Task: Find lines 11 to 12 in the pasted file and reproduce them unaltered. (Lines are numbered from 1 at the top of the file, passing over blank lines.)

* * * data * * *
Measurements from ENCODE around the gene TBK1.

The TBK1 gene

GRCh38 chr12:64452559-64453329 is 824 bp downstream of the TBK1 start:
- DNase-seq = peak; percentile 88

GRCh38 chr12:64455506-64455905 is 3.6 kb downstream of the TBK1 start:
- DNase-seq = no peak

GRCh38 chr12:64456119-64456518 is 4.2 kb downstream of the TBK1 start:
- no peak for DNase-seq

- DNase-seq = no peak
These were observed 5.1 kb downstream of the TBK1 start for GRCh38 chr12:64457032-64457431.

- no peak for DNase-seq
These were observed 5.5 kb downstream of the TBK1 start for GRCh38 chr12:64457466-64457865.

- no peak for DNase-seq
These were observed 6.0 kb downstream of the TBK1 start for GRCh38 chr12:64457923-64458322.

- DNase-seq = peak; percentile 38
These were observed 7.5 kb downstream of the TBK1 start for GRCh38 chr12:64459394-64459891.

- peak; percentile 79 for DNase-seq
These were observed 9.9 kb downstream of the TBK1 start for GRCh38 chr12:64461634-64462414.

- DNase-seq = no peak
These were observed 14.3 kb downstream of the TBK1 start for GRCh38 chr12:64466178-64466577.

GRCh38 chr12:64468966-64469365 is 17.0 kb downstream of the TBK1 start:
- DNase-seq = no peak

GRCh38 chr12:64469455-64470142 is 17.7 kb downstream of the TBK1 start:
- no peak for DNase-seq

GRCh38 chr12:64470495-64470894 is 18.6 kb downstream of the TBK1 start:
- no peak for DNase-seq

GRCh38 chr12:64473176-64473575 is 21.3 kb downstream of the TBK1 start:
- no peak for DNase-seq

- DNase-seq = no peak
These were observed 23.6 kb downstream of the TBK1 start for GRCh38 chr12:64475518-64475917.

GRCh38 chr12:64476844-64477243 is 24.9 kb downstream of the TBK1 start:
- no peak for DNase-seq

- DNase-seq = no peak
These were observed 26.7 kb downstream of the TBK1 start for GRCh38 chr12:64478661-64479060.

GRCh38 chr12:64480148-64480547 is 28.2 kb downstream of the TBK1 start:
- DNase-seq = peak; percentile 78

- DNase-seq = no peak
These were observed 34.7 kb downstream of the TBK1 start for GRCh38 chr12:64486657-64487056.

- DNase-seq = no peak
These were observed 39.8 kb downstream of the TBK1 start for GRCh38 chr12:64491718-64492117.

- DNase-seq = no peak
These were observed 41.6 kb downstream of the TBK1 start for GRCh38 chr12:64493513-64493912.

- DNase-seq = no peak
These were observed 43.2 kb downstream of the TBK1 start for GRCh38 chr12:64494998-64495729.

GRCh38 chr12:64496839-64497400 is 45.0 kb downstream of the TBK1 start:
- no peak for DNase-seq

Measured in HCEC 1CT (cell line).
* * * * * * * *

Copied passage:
- no peak for DNase-seq
These were observed 5.5 kb downstream of the TBK1 start for GRCh38 chr12:64457466-64457865.